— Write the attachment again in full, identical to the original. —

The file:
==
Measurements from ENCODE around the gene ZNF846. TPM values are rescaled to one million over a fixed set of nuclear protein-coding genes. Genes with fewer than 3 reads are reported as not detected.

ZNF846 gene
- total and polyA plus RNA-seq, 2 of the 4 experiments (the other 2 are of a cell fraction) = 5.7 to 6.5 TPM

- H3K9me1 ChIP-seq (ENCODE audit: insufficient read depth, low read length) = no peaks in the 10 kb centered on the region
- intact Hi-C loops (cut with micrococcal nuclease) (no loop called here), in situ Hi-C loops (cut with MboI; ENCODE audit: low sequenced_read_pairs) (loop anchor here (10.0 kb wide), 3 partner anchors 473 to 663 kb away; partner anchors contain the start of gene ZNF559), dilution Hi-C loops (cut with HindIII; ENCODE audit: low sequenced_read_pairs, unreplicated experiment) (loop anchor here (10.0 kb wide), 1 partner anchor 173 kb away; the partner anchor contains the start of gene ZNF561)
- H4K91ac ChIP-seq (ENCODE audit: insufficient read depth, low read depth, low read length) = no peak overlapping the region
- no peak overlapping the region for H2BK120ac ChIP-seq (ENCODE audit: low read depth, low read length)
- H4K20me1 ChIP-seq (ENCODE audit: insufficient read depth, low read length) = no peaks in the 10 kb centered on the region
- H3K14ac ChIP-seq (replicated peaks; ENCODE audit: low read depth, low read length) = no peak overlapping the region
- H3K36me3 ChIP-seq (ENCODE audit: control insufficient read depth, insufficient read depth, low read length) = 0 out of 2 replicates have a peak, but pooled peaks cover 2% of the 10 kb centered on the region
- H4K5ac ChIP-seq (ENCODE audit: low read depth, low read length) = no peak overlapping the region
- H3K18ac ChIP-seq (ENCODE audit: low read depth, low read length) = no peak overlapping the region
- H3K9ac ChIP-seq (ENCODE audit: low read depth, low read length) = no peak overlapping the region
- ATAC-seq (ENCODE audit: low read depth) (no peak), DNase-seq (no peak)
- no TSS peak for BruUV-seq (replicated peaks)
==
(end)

Measurements from ENCODE around the gene ZNF846. TPM values are rescaled to one million over a fixed set of nuclear protein-coding genes. Genes with fewer than 3 reads are reported as not detected.

ZNF846 gene
- total and polyA plus RNA-seq, 2 of the 4 experiments (the other 2 are of a cell fraction) = 5.7 to 6.5 TPM

- H3K9me1 ChIP-seq (ENCODE audit: insufficient read depth, low read length) = no peaks in the 10 kb centered on the region
- intact Hi-C loops (cut with micrococcal nuclease) (no loop called here), in situ Hi-C loops (cut with MboI; ENCODE audit: low sequenced_read_pairs) (loop anchor here (10.0 kb wide), 3 partner anchors 473 to 663 kb away; partner anchors contain the start of gene ZNF559), dilution Hi-C loops (cut with HindIII; ENCODE audit: low sequenced_read_pairs, unreplicated experiment) (loop anchor here (10.0 kb wide), 1 partner anchor 173 kb away; the partner anchor contains the start of gene ZNF561)
- H4K91ac ChIP-seq (ENCODE audit: insufficient read depth, low read depth, low read length) = no peak overlapping the region
- no peak overlapping the region for H2BK120ac ChIP-seq (ENCODE audit: low read depth, low read length)
- H4K20me1 ChIP-seq (ENCODE audit: insufficient read depth, low read length) = no peaks in the 10 kb centered on the region
- H3K14ac ChIP-seq (replicated peaks; ENCODE audit: low read depth, low read length) = no peak overlapping the region
- H3K36me3 ChIP-seq (ENCODE audit: control insufficient read depth, insufficient read depth, low read length) = 0 out of 2 replicates have a peak, but pooled peaks cover 2% of the 10 kb centered on the region
- H4K5ac ChIP-seq (ENCODE audit: low read depth, low read length) = no peak overlapping the region
- H3K18ac ChIP-seq (ENCODE audit: low read depth, low read length) = no peak overlapping the region
- H3K9ac ChIP-seq (ENCODE audit: low read depth, low read length) = no peak overlapping the region
- ATAC-seq (ENCODE audit: low read depth) (no peak), DNase-seq (no peak)
- no TSS peak for BruUV-seq (replicated peaks)